Tuesday, June 26, 2012

From Legends to Ancients

Finally, after waiting for so very long, I received a beta invite to DotA 2. The sequel to the hugely popular Defense of the Ancients mod is a so-called Mobile Online Battle Arena (MOBA) and shared the market space with League of Legends, Heroes of Newarth, and a few other competitors.

I have returned time and again to the topic of League of Legends, and its no surprise - I have been playing the game consistently for the past three years. While the time I spent in World of Warcraft is still my biggest achievement/shame, I am quickly amassing an impressive amount of time in this competitive environment. While all of this practice certainly gives me an edge in LoL, my expectations and play patterns are severely hampering my exploration of DotA 2. When making the move from one game to the other, I find it hard to tell the difference between personal taste and poor game design.

This biggest difference I have seen thus far between the two games is readability. Trying to glean information quickly and efficiently in this new game system is instantly frustrating. Character health bars seem to fade into that of minions, making it difficult to spot heroes in the bunch. The detail and size of the minions make this differentiation no easier. DotA 2 uses a relatively dark and mellow color pallet as well. While League of Legends is flashy, giving characters bright clothing and flashy ability effects, DotA 2 is dim, even in daylight, and character abilities seem to blend in with your own.

I want to immediately criticize DotA 2 for obfuscating their game, as though they intentionally hid important elements from new players to sharpen their difficulty curve. But then again, have my eyes simply adjusted to to League of Legends? When DotA players first play League of Legends, are the colors blinding and chaotic? Does the game suffer the same readability issues?

These same questions arise around core gameplay features. DotA 2 is a game of extreme punishment. Make a small error and your enemies will make you pay dearly. It seems as though all characters are incredibly lethal, shattering health bars in seconds. As a result, stuns are far more deadly. If you get caught behind enemy lines, there is little hope for escape. This might make the game feel more "competitive", "serious", or "hardcore" to some players. To me it seems unnecessarily unforgiving. The feels like it moves from a game of tag to a game of Russian roulette twenty minutes in.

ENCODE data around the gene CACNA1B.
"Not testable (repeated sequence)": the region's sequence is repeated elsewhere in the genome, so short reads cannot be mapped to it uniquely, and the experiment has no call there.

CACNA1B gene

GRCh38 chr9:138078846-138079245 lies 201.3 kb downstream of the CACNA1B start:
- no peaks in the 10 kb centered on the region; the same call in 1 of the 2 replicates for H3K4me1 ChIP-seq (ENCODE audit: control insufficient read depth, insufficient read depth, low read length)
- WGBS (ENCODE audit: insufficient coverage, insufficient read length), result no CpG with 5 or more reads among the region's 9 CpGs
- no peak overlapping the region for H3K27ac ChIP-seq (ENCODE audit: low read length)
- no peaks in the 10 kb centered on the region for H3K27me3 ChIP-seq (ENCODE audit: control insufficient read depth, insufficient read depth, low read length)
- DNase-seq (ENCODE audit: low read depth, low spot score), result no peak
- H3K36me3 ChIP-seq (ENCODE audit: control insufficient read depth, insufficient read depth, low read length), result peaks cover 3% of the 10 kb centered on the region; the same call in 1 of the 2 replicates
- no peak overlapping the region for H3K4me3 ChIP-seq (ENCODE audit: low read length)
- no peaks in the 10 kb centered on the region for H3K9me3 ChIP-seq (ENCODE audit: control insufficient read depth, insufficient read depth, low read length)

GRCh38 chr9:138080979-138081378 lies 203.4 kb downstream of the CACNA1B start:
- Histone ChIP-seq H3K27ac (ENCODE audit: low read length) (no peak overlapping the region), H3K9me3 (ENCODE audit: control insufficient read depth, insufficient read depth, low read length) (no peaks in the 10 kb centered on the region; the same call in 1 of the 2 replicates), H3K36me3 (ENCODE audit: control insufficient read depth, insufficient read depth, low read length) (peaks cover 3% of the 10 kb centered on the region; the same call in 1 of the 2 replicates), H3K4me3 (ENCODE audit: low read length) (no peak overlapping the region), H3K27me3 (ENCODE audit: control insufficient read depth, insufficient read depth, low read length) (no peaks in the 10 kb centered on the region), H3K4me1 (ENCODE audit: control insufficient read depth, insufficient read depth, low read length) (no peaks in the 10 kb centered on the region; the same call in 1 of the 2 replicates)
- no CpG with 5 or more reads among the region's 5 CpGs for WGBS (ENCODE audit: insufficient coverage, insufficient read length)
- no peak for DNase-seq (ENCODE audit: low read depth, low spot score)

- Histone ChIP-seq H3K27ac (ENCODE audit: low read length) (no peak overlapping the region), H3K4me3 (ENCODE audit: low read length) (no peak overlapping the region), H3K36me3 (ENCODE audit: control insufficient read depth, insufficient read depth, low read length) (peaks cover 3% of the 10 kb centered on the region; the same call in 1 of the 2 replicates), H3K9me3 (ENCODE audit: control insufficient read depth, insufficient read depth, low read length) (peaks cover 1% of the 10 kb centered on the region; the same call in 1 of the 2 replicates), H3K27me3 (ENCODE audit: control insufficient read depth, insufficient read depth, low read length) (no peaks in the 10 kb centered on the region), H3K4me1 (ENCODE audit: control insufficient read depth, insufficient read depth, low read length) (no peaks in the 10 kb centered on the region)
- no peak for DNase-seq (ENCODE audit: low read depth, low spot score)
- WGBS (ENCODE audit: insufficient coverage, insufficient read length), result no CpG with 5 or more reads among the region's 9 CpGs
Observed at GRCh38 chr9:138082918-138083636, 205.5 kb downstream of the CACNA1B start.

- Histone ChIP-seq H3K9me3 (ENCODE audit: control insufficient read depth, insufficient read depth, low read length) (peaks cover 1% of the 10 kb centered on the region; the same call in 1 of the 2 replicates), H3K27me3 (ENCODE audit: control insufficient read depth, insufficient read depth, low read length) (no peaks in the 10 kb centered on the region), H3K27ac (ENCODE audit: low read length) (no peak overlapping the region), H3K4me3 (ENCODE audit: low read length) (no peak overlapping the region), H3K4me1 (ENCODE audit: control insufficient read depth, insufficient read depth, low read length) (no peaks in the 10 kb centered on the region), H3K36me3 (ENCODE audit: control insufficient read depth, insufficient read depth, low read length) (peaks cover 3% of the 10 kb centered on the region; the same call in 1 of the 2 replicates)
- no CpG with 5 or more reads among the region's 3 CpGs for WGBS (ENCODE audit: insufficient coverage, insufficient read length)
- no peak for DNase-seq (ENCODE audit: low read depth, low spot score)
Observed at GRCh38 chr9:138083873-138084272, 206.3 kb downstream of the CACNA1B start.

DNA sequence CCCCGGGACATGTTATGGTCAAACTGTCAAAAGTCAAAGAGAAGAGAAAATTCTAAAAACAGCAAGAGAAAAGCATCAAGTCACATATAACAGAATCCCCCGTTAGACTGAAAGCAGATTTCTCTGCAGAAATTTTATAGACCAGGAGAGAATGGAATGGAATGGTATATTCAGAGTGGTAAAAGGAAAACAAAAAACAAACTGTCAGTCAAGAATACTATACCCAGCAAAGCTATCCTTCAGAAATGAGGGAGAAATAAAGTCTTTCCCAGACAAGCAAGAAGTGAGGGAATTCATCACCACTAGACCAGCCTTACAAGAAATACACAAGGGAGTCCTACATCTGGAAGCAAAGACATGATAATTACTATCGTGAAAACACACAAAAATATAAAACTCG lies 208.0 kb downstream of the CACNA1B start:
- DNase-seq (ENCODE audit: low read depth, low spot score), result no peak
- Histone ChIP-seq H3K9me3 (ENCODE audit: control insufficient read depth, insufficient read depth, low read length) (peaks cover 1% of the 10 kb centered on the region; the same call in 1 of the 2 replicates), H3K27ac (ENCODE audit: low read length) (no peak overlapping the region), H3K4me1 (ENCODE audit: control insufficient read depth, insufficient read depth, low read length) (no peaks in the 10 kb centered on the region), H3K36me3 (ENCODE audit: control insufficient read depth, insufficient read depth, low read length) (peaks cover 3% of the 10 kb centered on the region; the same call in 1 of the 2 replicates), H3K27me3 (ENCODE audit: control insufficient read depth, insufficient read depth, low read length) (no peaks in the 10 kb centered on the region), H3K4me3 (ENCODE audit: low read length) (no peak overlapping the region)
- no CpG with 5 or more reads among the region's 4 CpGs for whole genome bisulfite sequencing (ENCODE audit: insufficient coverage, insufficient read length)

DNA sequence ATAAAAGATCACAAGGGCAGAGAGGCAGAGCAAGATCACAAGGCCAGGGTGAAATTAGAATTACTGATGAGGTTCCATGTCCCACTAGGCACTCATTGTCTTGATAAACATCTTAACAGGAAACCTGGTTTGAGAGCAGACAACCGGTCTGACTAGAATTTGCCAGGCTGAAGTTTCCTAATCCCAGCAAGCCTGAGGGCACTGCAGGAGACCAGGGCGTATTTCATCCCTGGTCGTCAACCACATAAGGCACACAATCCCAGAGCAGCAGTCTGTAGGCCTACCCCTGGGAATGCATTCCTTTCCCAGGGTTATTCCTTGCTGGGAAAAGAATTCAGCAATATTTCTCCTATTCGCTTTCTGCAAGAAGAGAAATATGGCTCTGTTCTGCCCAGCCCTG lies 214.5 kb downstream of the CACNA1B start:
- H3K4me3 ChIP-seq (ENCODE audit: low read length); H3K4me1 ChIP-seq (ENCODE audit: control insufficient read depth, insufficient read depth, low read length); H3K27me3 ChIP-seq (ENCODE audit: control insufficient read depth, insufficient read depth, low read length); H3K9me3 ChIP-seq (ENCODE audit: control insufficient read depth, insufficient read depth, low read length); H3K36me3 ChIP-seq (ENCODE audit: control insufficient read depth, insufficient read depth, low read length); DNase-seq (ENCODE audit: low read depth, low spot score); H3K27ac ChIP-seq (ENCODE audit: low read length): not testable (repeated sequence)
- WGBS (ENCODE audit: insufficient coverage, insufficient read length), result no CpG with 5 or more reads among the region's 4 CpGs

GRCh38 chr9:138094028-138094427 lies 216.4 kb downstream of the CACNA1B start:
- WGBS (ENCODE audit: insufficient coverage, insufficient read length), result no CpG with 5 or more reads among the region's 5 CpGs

If this sounds like the complaint of a "noob", its because it is. While my MOBA proficiency gives me some advantages, my intimate familiarity with League of Legends cripples my ability to look at this game free to bias, at least for now. Instead of enjoying the opportunity to play an exciting new game, I find myself trudging up a steep hill in a strange land far from home.


  1. I think it is a fair complaint to say it is unfriendly to new players. I played a year of DotA years ago and have been playing LoL for a few years now. As bad as LoL's community is, DotA's was much less forgiving and elitist. I only briefly tried the closed beta of Dota 2, but the lack of feedback did stand out to me, even though I used to play DotA.

    Dota 2 is probably worth playing in the long run, but is it more worth investing the time over LoL? I would say it has an uphill battle.

  2. "Welcome to DotA. You Suck" is actually the name of a really good guide written by the caster Purge. I would also recommend you play the game for atleast 20-30 hours before making proper judgement, the UI becomes way less confusing than what you describe, all the skills are really impressive, and eye candy, and really easy to tell, health bars are just fine, and graphics are gorgeous. Given time, The look of Dota 2 becomes like a piece of art.